Their relationship chart has a composite Pluto Jupiter conjunct the Ascendant – so together they made a go-ahead power couple; and there is a friendly composite Sun Venus in a workmanlike sextile to Saturn. But as ever when the forward momentum slowed and togetherness became a thing of the past, the Pluto energy turned inwards and it became a struggle for the upper hand; and the resentment bred by the one-sided composite Mars square Pluto surfaced as Sturgeon stepped into the top seat.

  The composite Mars, just to continue the spooky astro-coincidences, is exactly conjunct the destructive Fixed Star Algol. While they were together plotting to destroy the Scotland/England Union that Mars was focused on their main objective. But when the balance shifted, it started to destroy the relationship itself.

   Both SNP charts, 14 December 1933 and 7 April 1934, indicate disappointment and a seismic disruption over the next three years in one case; and an upheaval if not total collapse of the old structure in 2021/22 extending into road blocks in 2023.  

  Nicola Sturgeon may resign or may brass-neck it out, but her Term chart, 12 May 2016 9.35am has the destabilising Solar Arc Pluto square Uranus, exact in coming two months, which is heading into the May elections. And it has the Solar Arc Saturn exactly square the North Node now, which won’t bring cheer.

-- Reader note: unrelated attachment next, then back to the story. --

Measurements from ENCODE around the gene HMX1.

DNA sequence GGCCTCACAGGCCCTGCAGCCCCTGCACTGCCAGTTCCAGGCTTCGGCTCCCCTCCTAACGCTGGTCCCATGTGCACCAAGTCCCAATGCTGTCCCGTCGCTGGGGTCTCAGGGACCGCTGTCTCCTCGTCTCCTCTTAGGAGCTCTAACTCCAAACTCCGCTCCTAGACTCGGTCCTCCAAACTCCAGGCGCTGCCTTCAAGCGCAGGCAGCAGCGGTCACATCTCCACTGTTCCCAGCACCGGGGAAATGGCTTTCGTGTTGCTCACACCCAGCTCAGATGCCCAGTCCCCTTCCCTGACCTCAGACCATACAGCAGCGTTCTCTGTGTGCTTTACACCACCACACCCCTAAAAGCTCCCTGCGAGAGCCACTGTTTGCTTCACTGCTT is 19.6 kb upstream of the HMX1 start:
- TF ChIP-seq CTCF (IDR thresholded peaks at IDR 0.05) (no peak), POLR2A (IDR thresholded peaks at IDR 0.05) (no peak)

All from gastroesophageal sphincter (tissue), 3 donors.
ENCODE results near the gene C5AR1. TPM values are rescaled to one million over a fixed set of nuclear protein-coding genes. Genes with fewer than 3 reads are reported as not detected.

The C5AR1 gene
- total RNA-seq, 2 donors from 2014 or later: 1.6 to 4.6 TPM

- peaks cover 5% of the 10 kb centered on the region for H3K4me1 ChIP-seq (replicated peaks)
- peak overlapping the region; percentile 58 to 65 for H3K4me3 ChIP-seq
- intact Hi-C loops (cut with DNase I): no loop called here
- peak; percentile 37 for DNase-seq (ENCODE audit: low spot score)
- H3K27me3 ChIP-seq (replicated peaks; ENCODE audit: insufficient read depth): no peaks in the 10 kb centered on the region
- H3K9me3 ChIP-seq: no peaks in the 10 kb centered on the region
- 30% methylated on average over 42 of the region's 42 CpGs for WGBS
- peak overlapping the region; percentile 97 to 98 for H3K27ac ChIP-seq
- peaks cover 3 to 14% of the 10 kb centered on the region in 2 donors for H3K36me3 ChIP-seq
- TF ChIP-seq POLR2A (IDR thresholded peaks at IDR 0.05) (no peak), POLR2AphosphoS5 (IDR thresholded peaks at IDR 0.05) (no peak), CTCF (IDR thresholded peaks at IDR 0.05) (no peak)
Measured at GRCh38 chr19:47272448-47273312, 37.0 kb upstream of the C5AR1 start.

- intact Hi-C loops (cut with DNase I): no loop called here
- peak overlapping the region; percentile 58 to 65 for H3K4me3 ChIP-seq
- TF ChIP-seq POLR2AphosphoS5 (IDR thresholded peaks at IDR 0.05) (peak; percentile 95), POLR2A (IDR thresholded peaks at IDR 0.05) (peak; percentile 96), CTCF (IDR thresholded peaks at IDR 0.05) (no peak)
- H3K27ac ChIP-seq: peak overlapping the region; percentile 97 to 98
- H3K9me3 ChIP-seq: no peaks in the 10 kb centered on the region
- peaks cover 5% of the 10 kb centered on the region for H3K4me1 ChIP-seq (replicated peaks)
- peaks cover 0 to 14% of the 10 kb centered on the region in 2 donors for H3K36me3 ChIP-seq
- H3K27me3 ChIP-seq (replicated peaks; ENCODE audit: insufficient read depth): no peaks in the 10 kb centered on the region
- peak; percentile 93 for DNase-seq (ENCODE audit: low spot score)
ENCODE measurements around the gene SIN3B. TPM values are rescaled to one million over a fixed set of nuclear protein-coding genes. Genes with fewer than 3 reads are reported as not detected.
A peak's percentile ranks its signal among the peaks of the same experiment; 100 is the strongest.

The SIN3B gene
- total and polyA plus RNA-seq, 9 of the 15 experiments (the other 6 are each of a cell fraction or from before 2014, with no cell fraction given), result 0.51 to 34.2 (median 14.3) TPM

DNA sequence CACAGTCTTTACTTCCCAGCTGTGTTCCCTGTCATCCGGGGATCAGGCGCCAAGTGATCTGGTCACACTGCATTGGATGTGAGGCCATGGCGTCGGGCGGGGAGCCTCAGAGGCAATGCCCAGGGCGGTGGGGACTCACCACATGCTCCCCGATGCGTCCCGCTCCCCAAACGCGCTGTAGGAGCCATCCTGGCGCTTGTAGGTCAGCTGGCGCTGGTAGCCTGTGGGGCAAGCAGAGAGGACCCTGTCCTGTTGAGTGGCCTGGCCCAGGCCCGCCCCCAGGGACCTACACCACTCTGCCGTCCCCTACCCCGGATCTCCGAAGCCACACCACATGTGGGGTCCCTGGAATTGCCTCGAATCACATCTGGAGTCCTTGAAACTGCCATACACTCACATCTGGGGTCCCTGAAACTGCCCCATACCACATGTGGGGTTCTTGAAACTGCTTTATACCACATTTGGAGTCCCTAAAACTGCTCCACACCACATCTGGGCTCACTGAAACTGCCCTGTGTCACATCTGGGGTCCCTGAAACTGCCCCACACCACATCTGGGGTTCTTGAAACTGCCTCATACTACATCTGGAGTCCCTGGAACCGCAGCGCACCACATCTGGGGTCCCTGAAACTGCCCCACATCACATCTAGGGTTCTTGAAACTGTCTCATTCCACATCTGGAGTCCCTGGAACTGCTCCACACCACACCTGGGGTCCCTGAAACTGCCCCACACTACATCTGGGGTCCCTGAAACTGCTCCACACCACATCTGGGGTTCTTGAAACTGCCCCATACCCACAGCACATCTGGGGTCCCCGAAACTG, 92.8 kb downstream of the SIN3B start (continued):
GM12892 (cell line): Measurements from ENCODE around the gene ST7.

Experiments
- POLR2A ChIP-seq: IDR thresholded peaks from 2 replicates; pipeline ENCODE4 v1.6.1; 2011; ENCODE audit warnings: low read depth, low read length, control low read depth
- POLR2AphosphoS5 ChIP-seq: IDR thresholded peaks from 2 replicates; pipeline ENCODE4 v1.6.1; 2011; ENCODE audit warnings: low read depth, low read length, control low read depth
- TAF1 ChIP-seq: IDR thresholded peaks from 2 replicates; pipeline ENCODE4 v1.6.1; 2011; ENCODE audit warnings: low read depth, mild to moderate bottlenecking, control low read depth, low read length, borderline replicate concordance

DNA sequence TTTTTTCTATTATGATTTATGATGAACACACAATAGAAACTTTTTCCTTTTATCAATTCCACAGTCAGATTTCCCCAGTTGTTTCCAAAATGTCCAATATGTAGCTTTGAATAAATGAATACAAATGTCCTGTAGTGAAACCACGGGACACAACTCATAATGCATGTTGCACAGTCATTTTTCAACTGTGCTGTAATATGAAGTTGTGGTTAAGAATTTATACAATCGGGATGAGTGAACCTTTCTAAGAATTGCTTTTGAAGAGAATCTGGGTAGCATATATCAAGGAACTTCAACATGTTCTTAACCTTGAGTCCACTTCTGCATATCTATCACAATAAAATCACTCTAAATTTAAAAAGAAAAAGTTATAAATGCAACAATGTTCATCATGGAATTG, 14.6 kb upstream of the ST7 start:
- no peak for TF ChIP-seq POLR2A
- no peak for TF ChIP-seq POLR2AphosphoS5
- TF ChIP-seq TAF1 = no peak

Who’s have thought it?  I can’t say I was ever in favour of splitting the UK up into bits, though I understood the antipathy to the London political louts. But if ever there was an example of hubris and bitterness bringing the ceiling down on their own heads this is it.  

32 thoughts on “Scotland – tearing itself apart

  1. Your post is a demented rant. Question though will Scotland be involved when the “United Kingdom defends itself” given its part of the UK how will this work? Also it would serve you well to remember Scotland was once an independent country and one day it will return to that – it’s natural state and England will have to find a way to manage without it.

  2. Interesting article …. (I totally agree)

    We Need A New Act Of Union — And What To Put In It ….

    For the last century the United Kingdom has regarded itself as a voluntary union of four home nations. Consent, rather than the force of law, has been the glue that has held us together. This is not normal. Most countries hold themselves together with something rather more robust.